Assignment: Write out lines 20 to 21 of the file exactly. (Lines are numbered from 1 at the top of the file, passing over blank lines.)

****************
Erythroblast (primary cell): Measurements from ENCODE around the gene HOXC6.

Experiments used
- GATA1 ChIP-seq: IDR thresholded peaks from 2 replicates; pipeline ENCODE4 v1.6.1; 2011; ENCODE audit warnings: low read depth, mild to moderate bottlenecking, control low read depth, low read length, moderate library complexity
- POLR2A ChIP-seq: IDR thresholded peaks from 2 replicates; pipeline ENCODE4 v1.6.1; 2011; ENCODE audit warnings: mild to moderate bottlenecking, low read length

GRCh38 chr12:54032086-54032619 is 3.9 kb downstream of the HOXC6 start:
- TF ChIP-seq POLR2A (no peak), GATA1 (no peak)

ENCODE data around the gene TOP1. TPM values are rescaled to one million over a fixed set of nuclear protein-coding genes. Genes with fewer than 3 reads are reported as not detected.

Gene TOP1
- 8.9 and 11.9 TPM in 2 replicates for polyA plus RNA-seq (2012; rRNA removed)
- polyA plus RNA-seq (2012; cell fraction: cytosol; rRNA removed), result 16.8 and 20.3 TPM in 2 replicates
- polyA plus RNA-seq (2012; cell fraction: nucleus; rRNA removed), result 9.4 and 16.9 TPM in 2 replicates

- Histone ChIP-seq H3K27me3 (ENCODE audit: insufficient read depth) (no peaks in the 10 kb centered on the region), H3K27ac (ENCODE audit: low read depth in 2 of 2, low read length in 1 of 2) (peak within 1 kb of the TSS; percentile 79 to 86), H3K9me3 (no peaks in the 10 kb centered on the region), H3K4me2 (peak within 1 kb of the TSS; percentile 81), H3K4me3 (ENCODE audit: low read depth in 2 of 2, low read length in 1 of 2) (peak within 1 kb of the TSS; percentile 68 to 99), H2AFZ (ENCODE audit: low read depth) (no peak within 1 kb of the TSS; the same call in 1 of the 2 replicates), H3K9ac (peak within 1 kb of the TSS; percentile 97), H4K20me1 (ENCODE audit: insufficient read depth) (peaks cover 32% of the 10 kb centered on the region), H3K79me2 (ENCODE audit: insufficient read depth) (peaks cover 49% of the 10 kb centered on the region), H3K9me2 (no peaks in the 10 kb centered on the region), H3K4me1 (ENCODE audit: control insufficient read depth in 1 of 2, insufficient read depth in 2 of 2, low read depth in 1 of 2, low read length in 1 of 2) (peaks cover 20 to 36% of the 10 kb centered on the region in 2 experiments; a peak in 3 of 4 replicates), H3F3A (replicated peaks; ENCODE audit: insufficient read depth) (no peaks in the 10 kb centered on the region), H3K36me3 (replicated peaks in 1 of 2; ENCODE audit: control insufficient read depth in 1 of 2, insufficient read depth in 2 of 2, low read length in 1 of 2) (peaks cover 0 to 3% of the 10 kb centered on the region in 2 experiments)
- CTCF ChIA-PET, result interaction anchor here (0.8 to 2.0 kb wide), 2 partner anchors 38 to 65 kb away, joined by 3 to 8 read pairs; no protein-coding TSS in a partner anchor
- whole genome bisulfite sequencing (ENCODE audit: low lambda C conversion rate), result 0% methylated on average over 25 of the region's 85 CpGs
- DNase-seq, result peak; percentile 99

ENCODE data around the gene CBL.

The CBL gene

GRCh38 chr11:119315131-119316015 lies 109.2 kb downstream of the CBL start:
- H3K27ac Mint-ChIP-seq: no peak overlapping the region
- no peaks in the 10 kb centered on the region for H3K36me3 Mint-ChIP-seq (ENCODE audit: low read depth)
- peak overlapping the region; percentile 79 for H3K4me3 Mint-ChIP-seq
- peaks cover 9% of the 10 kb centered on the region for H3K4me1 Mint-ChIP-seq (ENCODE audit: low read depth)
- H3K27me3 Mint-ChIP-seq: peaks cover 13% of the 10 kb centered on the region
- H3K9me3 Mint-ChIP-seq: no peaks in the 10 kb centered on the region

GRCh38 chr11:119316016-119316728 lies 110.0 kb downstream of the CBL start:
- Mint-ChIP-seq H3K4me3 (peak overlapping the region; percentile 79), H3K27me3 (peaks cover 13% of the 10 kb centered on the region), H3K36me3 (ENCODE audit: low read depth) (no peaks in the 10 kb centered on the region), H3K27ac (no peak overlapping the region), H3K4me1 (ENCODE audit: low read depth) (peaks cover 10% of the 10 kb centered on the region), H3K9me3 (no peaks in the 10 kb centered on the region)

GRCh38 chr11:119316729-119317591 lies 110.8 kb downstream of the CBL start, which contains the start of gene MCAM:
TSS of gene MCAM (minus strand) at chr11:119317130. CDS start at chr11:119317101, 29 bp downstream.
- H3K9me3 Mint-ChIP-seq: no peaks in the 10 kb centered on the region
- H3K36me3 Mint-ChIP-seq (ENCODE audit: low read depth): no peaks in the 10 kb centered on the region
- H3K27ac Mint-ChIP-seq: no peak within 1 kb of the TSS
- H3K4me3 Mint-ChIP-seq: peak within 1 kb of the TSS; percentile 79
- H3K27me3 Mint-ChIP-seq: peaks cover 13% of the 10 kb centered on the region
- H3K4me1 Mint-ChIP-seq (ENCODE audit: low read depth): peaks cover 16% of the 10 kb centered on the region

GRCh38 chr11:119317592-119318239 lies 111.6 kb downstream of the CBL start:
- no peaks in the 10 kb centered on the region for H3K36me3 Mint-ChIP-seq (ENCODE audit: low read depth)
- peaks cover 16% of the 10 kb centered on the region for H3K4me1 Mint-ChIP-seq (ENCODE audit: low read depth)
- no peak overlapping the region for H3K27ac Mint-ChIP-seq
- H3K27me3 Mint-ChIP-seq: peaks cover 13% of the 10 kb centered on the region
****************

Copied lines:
- no peaks in the 10 kb centered on the region for H3K36me3 Mint-ChIP-seq (ENCODE audit: low read depth)
- peak overlapping the region; percentile 79 for H3K4me3 Mint-ChIP-seq